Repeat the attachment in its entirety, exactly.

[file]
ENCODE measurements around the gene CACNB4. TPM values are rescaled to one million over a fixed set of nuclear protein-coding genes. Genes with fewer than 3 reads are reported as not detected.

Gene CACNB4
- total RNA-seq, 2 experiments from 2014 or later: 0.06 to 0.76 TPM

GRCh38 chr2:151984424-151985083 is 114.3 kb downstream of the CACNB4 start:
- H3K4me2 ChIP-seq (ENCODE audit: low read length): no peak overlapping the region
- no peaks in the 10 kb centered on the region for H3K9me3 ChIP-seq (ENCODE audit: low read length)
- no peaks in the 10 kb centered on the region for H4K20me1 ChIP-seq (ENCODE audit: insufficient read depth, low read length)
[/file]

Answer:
ENCODE measurements around the gene CACNB4. TPM values are rescaled to one million over a fixed set of nuclear protein-coding genes. Genes with fewer than 3 reads are reported as not detected.

Gene CACNB4
- total RNA-seq, 2 experiments from 2014 or later: 0.06 to 0.76 TPM

GRCh38 chr2:151984424-151985083 is 114.3 kb downstream of the CACNB4 start:
- H3K4me2 ChIP-seq (ENCODE audit: low read length): no peak overlapping the region
- no peaks in the 10 kb centered on the region for H3K9me3 ChIP-seq (ENCODE audit: low read length)
- no peaks in the 10 kb centered on the region for H4K20me1 ChIP-seq (ENCODE audit: insufficient read depth, low read length)